“GINA” (the “Genetic Information Non-Discrimination Act”) was signed into law on May 21, 2008 by President George Bush. It became effective a few days ago on November 21, 2009, at least with regard to its employment provisions (its health insurance provisions have been in place since May 21, 2009).
Employers need to know that GINA prohibits them from requiring genetic test information from job applicants. More importantly, and less obviously, the Act prohibits potential employers from seeking out and gathering information – even information in the public domain such as on the Internet – regarding job applicants. While inadvertent acquisition of genetic information regarding a job applicant is not a violation of the Act, employers do not want to get into a situation where they need to explain why they have gathered genetic/medical information about their employees.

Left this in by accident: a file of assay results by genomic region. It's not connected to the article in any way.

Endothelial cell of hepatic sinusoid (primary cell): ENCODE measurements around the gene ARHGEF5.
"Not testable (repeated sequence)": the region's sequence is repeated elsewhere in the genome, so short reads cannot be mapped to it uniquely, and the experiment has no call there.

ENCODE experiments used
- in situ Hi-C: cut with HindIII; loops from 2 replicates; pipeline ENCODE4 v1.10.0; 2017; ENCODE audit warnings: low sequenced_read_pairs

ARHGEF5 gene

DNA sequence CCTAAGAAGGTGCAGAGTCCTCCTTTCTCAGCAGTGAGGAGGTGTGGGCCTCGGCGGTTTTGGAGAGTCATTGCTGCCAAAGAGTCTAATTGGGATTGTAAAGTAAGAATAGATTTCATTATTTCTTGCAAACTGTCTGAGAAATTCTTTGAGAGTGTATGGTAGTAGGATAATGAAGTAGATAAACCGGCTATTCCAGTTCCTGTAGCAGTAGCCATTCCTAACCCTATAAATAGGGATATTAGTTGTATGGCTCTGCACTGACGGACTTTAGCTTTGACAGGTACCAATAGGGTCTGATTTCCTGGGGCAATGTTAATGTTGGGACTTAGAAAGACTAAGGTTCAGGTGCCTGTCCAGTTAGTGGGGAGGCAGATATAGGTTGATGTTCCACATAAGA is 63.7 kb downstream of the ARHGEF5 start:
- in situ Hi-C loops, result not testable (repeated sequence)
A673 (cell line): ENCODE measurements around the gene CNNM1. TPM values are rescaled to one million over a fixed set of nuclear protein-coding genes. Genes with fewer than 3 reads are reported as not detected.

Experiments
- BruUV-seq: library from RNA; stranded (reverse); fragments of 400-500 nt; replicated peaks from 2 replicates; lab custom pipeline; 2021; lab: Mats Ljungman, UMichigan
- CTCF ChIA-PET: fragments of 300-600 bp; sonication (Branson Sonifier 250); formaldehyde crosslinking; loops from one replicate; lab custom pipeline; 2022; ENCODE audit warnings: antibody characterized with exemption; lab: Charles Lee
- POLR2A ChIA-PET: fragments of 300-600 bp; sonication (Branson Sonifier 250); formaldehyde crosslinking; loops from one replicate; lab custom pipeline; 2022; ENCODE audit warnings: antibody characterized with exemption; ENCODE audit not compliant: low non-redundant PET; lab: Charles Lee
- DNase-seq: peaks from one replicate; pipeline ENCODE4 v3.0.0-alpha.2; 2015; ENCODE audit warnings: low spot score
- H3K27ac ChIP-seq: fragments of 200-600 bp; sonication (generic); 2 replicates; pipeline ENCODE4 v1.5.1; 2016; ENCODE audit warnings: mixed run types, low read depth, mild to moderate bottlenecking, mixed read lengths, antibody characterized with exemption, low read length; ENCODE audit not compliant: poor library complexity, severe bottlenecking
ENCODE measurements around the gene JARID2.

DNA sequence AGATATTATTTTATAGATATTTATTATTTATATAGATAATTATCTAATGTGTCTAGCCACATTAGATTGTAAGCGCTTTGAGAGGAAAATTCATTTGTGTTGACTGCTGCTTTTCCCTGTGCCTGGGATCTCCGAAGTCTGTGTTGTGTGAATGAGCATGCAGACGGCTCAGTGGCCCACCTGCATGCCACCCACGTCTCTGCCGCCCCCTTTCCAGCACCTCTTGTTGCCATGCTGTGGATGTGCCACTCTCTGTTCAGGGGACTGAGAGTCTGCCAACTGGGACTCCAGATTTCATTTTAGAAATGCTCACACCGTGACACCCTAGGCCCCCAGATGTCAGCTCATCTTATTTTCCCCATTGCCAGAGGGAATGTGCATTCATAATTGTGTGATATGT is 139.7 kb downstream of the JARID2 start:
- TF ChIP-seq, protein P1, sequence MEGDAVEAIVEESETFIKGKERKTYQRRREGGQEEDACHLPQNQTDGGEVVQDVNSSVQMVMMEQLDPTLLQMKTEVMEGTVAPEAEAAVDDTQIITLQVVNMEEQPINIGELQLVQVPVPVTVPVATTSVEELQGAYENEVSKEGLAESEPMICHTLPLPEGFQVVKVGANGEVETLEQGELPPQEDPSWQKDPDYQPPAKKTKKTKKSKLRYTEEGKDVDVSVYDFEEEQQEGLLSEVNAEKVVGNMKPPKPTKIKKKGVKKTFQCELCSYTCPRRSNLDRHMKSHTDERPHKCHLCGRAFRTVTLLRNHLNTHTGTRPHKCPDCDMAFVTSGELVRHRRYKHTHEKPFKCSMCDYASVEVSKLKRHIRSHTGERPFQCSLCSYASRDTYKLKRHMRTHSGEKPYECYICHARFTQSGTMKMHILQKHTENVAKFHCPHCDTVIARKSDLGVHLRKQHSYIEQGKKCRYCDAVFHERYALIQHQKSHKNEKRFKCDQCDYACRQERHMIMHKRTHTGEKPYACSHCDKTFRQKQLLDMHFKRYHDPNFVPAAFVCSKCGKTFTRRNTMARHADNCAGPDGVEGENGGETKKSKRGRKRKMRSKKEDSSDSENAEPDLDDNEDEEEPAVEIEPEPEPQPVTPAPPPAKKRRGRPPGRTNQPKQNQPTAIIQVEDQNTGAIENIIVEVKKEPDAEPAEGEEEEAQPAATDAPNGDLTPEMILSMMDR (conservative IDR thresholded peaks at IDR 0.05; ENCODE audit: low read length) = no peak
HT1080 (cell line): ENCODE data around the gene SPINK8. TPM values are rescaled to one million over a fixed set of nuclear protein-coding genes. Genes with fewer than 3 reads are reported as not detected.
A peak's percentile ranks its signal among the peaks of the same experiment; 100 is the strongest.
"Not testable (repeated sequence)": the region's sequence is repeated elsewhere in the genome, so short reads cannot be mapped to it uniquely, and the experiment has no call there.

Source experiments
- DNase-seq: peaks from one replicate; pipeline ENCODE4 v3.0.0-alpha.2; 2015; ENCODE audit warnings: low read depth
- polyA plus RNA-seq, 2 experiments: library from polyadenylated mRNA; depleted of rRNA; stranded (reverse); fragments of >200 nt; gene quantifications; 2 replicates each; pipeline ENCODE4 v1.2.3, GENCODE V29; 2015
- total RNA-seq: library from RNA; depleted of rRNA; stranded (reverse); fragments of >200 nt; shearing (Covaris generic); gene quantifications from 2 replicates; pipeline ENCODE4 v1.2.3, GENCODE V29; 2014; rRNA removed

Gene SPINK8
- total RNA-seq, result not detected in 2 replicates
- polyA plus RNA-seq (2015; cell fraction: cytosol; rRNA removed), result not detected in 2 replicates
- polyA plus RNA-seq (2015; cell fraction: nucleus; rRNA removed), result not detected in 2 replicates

The information about the employee’s close relatives can also be violative of GINA if that information is acquired for the purpose of learning about genetic health-related problems or conditions. A quick Google search of a potential employee’s name can sometimes produce such information, whether be in the form of a Facebook entry, an obituary, or other seemingly benign sources. The EEOC, the Department of Health and Human Services, the Department of Labor, the Department of Treasury, and similar state agencies will all have a hand in enforcing GINA. Like HIPPA, GINA is easy to violate if an employer is unaware of its requirements. Employers should seek guidance in updating their internal employment procedures and policies to avoid an expensive GINA violation.